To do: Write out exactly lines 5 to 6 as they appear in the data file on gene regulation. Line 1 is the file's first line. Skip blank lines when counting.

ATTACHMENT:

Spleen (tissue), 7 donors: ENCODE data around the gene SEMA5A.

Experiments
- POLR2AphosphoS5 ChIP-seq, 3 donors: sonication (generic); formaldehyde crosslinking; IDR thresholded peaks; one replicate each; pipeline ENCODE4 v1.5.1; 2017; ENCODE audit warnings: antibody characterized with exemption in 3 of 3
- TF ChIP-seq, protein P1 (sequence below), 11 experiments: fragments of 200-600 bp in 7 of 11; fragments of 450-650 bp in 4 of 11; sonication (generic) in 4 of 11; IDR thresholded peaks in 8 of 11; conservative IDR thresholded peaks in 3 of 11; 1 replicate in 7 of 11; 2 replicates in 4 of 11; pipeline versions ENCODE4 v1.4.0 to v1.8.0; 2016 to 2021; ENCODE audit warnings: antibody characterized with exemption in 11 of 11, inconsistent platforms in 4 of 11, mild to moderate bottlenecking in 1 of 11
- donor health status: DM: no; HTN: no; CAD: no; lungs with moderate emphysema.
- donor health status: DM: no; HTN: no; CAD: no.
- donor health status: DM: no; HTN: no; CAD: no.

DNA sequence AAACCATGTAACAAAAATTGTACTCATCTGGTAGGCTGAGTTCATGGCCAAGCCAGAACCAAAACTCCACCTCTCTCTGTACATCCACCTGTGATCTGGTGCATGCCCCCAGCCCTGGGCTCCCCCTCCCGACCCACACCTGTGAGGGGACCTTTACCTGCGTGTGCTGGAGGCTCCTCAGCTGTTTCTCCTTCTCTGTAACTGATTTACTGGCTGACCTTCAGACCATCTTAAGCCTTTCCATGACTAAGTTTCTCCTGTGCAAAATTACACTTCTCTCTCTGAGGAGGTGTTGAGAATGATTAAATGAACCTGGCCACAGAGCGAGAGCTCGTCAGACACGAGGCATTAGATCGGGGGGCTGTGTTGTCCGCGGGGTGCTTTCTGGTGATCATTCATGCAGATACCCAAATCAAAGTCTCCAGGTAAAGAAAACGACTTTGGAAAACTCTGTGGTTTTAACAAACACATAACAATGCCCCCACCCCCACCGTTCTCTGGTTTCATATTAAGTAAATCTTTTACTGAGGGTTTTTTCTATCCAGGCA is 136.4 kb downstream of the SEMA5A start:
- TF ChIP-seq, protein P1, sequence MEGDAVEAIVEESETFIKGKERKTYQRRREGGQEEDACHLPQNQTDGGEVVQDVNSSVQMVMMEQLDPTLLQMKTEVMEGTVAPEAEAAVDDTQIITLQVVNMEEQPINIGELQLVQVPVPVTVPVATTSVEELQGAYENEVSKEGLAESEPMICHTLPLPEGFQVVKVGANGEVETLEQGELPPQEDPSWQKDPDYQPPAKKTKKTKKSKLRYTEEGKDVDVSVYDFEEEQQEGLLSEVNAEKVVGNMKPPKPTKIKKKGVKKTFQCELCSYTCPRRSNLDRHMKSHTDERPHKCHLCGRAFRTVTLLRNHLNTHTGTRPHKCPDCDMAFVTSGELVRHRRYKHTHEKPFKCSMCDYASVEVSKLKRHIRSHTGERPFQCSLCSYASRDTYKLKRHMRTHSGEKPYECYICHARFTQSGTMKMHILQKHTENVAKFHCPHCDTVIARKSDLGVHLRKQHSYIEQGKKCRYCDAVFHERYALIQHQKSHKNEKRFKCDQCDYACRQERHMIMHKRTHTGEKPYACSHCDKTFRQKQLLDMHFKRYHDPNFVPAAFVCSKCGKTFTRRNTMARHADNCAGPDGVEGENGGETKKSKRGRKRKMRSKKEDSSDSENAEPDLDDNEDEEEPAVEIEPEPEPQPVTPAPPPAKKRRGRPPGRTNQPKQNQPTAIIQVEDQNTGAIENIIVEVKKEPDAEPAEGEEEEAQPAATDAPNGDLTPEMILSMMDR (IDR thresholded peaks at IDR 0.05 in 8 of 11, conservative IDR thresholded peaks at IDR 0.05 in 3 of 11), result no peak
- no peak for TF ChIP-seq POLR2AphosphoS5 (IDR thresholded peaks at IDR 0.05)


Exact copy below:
- donor health status: DM: no; HTN: no; CAD: no; lungs with moderate emphysema.
- donor health status: DM: no; HTN: no; CAD: no.